If we go back two years, India had only about 30 forensic auditing experts. Today the number stands at 300 that means it has multiplied 100 times! KPMG's forensic audit team conducted 220 inquiries in India in the nine months through December 2013 compared with 77 in the full fiscal year 2010-11. The rising demand is due to several reasons. The investors and stakeholders are pressurising companies to have mechanisms to identify and mitigate risk of fraud. Finaincial scams of the past has also increased the pressure on Board to seek third party investigation as a precautionary measure. After the NSEL crisis, promoters are ordering forensic audits of their firms to ensure there is no such employee fraud. Independent directors who are now considered as watchdogs, also prefer forensic audits. Also to comply with the Foreign Corrupt Practices Act, foreign companies might go for forensic audit of the books of their Indian arms or firms they intend to invest in. Countries such as the UK and US have tightened their anti-bribery and corruption laws in the past few years. Many other countries are also enacting similar laws that companies must follow to do business. NSEL scam has brought forensic audit into public discussion. The Forward Markets Commission had ordered forensic audits of NSEL and one special audit of Multi Commodity Exchange. The forensic audits are also catching up in banks. Banks are opting for forensic audits themselves as well as RBI is also ordering the same in order to investigate money laundering, fraud etc. For example, KPMG has been hored by Axis Bank to conduct forensic audit. This was due to a sting operation done by Cobrapost that alleged executives of the bank had indulged in money laundering. KPMG has also been appointed to conduct forensic audit of Universal Commodity Exchange(UCX) after it found that its promoter allegedly siphoned off funds from the exchange. UCX is the country's sixth national level commodity bourse. RBI has instructed banks to include forensic auditing practices. A clean and transparent banking system is the key to detect and fight accounting frauds and other white-collar crimes like that of money laundering. RBI’s circular dated 16 September 2009, titled “Fraud Risk Management System in banks – Role of Chairmen / Chief Executive Officers”, have urged the banks to identify and train staff in forensic auditing to investigate “large value frauds” or scams involving more than 1 crore rupees. In 2013 October, RBI has mandated forensic audit of all loans of Rs 1,000 crore or more where the bank plans to move them for corporate debt restructuring. For smaller loans too, banks are advised to take the help of these auditors. The Ministry of Corporate Affairs has also established the Serious Fraud Investigation Office (SFIO), which seeks the help of forensic auditors.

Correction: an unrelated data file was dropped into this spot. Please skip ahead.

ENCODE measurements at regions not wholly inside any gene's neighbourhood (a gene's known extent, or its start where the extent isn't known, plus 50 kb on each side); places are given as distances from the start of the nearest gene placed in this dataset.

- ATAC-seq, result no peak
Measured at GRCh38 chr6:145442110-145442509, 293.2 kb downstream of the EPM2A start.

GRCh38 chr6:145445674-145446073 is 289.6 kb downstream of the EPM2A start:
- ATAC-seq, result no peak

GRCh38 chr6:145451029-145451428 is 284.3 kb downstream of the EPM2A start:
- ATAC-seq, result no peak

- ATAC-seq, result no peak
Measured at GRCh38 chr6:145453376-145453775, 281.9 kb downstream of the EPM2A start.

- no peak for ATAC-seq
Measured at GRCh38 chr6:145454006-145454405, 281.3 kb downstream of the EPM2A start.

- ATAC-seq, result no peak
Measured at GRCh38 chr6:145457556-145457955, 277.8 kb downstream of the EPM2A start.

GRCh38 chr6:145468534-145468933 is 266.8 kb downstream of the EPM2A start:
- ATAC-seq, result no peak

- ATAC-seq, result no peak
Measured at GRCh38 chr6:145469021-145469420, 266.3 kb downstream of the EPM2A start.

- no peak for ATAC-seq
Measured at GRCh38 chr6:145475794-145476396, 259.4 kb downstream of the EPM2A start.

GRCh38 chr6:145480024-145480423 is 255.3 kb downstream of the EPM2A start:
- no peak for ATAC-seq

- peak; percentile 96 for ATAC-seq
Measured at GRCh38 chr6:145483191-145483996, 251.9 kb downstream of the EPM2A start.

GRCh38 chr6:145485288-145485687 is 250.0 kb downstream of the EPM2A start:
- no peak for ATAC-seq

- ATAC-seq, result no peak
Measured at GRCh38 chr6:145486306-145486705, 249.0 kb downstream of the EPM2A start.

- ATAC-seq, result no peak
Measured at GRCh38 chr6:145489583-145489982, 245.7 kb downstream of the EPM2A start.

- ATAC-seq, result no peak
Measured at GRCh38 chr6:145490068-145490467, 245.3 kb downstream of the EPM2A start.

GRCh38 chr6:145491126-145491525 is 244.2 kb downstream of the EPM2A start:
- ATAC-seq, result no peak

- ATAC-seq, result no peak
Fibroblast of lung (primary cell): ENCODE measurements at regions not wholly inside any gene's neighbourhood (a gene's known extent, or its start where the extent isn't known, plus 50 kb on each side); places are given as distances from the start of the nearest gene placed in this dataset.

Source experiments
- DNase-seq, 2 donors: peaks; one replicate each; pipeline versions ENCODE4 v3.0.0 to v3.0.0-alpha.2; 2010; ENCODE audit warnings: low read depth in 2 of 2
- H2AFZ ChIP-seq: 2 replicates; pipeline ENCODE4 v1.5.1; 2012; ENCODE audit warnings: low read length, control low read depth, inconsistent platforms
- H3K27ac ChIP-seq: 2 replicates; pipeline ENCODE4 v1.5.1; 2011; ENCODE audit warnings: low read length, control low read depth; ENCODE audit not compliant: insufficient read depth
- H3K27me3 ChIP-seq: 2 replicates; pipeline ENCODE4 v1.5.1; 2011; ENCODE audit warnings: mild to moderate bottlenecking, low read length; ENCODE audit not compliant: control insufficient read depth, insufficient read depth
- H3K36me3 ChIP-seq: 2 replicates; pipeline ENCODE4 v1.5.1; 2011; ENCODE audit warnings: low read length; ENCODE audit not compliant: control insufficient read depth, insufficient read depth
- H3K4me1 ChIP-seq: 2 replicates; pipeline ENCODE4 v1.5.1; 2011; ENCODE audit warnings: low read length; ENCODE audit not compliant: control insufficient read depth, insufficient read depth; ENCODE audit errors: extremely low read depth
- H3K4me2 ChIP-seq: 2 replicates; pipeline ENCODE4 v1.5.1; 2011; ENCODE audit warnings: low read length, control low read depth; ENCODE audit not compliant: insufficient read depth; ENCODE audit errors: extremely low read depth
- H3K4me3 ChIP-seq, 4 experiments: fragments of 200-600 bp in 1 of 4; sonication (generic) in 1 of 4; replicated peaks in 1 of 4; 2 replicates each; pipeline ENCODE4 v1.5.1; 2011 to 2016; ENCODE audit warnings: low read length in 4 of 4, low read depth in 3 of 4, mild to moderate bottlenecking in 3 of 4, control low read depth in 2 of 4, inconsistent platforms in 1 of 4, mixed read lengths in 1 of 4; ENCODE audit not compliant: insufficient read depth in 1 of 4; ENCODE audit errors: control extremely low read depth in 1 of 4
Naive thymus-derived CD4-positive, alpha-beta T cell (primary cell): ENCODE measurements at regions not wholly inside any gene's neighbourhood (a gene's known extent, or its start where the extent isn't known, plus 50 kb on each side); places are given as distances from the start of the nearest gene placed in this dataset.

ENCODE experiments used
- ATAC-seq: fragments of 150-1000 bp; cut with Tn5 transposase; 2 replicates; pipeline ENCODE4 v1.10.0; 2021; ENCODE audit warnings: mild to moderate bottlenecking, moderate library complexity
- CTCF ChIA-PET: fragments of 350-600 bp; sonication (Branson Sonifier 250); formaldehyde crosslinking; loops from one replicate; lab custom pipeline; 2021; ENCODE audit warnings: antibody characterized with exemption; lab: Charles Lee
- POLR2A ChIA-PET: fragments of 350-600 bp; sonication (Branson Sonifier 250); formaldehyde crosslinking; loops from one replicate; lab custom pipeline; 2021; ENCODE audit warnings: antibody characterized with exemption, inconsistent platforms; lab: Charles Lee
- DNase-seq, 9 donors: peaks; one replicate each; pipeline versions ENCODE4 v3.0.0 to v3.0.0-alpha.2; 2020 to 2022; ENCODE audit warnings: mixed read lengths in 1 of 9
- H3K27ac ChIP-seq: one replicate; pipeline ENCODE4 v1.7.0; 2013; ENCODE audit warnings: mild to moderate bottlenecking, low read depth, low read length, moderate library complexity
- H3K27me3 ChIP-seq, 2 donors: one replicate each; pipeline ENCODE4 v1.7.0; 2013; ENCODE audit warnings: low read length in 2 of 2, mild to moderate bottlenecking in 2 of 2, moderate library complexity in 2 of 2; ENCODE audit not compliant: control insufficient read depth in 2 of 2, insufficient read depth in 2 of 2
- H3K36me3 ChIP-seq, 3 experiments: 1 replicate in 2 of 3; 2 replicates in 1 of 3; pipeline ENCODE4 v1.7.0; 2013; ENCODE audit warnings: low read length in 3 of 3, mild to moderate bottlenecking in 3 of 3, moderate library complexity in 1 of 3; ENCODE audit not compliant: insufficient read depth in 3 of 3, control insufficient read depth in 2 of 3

1. CONCLUSIONS
Forensic audit appears to be the need of the hour to detect and prevent white collar financial frauds in corporates. The forensic audit market is at nascent stage in India. Changes have started at national level. The introduction of the Companies Act, 2013 has a significant impact on fighting and preventing frauds.Setting up of NFRA, definition of ‘ fraud’, enhanced responsibility of auditors and directors aim to keep a check on the frauds. National Financial Reporting Authority (NFRA) have been set up by Central Government which will have wide powers to recommended, enforce and monitor the compliance of accounting and auditing standards. The auditors' role has come under scrutiny as they will be regulated by the NFRA and heavy penalties have been prescribed for auditorsin case of failure. As per section 245 (1g) the depositors and members of a company can claim damages from auditors, management and other consultants for the wrongdoings by the company and its management. Many consultants and senior executives are expected to become part of the certified community. Due to increased demand, there is new career area for the young auditors. As already mentioned, a forensic investigation requires highly skilled team members who have experience not only in accounting and auditing techniques, but also of the relevant legal framework. It is believed that personnel having such skills would be in great demand and would be valuable assets to a bank for their fraud risk management activities. ICAI and ACCA are providing courses on forensic auditing that will prepare individuals to act as watchdogs in companies. Youngsters can look upto this avenue and pursue to become forensic auditor who are going to be in great demand in near future. They will be skilled and have distinct identity from regular auditors as they will be trained in muti-disciplines and relevant regulations so that they can detect and prevent frauds. However on must pay attention to the fact that the big auditing firms who were involved in frauds themselves, will be able to detect frauds with help of forensic techniques or will it be better to have separate forensic auditing institutes who would be independent agencies and conduct independent investigations which would be complementary to the regular auditing function of the company. REFERENCES